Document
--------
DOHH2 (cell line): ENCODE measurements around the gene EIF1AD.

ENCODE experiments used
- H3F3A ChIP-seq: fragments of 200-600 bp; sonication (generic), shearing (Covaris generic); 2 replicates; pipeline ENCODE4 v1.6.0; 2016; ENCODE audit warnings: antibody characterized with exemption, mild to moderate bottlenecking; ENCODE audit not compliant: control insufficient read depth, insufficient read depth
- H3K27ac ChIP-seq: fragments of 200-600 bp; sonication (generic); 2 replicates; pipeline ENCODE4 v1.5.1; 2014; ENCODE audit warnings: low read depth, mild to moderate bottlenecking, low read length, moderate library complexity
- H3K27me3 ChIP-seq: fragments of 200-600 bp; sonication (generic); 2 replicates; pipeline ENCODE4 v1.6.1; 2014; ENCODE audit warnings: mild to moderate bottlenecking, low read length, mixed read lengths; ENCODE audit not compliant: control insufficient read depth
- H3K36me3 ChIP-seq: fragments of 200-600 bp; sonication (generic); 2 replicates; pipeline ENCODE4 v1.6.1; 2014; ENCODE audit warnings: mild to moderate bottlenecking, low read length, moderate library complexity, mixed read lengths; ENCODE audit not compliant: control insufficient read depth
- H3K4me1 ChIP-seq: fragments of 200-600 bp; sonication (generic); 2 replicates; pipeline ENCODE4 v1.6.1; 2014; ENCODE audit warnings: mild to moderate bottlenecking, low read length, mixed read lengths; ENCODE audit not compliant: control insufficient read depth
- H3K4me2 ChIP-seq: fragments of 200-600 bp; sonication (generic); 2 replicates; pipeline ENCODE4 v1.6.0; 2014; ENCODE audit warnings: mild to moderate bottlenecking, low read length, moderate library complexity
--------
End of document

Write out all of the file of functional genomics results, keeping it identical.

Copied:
DOHH2 (cell line): ENCODE measurements around the gene EIF1AD.

ENCODE experiments used
- H3F3A ChIP-seq: fragments of 200-600 bp; sonication (generic), shearing (Covaris generic); 2 replicates; pipeline ENCODE4 v1.6.0; 2016; ENCODE audit warnings: antibody characterized with exemption, mild to moderate bottlenecking; ENCODE audit not compliant: control insufficient read depth, insufficient read depth
- H3K27ac ChIP-seq: fragments of 200-600 bp; sonication (generic); 2 replicates; pipeline ENCODE4 v1.5.1; 2014; ENCODE audit warnings: low read depth, mild to moderate bottlenecking, low read length, moderate library complexity
- H3K27me3 ChIP-seq: fragments of 200-600 bp; sonication (generic); 2 replicates; pipeline ENCODE4 v1.6.1; 2014; ENCODE audit warnings: mild to moderate bottlenecking, low read length, mixed read lengths; ENCODE audit not compliant: control insufficient read depth
- H3K36me3 ChIP-seq: fragments of 200-600 bp; sonication (generic); 2 replicates; pipeline ENCODE4 v1.6.1; 2014; ENCODE audit warnings: mild to moderate bottlenecking, low read length, moderate library complexity, mixed read lengths; ENCODE audit not compliant: control insufficient read depth
- H3K4me1 ChIP-seq: fragments of 200-600 bp; sonication (generic); 2 replicates; pipeline ENCODE4 v1.6.1; 2014; ENCODE audit warnings: mild to moderate bottlenecking, low read length, mixed read lengths; ENCODE audit not compliant: control insufficient read depth
- H3K4me2 ChIP-seq: fragments of 200-600 bp; sonication (generic); 2 replicates; pipeline ENCODE4 v1.6.0; 2014; ENCODE audit warnings: mild to moderate bottlenecking, low read length, moderate library complexity